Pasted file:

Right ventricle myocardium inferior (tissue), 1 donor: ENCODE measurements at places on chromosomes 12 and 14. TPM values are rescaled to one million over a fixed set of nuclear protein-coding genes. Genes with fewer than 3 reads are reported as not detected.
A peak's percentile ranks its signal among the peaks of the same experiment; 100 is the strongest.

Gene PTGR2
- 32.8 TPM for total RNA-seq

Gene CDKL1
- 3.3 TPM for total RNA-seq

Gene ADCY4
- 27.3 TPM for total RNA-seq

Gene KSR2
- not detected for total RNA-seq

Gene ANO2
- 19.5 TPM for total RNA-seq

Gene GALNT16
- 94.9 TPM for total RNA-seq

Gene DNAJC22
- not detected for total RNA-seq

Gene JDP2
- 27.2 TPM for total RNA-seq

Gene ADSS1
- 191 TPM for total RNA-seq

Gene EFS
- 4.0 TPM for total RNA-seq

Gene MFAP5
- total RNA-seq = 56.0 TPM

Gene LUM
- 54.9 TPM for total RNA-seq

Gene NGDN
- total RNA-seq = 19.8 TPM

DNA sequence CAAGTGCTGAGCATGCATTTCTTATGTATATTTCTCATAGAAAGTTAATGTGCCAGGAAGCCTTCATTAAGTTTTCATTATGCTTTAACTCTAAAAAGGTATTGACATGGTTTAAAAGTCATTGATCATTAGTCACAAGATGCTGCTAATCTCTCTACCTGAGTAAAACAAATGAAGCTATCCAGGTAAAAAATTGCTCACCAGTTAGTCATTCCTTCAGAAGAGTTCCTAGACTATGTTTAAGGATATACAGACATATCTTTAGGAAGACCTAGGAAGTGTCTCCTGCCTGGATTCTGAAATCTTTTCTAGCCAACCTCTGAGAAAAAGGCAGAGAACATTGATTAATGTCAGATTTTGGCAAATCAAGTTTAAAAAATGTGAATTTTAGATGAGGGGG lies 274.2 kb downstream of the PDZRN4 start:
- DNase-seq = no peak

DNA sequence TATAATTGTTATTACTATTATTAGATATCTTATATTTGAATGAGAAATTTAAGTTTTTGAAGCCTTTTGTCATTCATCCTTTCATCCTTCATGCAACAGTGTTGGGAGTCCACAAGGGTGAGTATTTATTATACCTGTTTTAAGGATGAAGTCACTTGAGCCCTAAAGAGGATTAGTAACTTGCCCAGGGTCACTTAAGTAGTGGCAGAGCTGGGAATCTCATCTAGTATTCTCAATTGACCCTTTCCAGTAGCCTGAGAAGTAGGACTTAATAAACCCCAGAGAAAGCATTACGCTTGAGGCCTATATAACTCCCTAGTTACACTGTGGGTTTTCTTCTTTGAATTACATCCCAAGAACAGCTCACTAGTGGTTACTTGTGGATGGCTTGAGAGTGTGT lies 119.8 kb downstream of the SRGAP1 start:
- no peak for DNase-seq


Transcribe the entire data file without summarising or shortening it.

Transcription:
Right ventricle myocardium inferior (tissue), 1 donor: ENCODE measurements at places on chromosomes 12 and 14. TPM values are rescaled to one million over a fixed set of nuclear protein-coding genes. Genes with fewer than 3 reads are reported as not detected.
A peak's percentile ranks its signal among the peaks of the same experiment; 100 is the strongest.

Gene PTGR2
- 32.8 TPM for total RNA-seq

Gene CDKL1
- 3.3 TPM for total RNA-seq

Gene ADCY4
- 27.3 TPM for total RNA-seq

Gene KSR2
- not detected for total RNA-seq

Gene ANO2
- 19.5 TPM for total RNA-seq

Gene GALNT16
- 94.9 TPM for total RNA-seq

Gene DNAJC22
- not detected for total RNA-seq

Gene JDP2
- 27.2 TPM for total RNA-seq

Gene ADSS1
- 191 TPM for total RNA-seq

Gene EFS
- 4.0 TPM for total RNA-seq

Gene MFAP5
- total RNA-seq = 56.0 TPM

Gene LUM
- 54.9 TPM for total RNA-seq

Gene NGDN
- total RNA-seq = 19.8 TPM

DNA sequence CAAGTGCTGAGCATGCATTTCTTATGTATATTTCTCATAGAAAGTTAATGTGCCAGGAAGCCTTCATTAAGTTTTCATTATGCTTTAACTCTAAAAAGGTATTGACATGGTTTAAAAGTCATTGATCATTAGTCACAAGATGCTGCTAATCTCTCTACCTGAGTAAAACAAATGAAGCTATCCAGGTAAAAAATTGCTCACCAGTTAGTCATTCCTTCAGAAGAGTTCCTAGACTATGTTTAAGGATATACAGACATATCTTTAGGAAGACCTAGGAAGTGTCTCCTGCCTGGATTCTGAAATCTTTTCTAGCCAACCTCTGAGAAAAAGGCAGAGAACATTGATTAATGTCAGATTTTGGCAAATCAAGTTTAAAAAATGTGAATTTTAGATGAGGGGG lies 274.2 kb downstream of the PDZRN4 start:
- DNase-seq = no peak

DNA sequence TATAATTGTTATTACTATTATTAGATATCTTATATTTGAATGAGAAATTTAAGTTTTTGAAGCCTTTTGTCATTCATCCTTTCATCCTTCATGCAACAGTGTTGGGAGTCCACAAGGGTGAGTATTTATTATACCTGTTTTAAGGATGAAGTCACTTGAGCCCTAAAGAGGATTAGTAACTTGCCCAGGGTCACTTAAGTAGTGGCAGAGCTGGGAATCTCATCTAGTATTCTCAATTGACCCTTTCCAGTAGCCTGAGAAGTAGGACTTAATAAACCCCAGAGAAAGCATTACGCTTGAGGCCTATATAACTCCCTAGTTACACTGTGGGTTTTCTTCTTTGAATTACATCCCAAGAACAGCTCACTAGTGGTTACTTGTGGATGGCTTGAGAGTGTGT lies 119.8 kb downstream of the SRGAP1 start:
- no peak for DNase-seq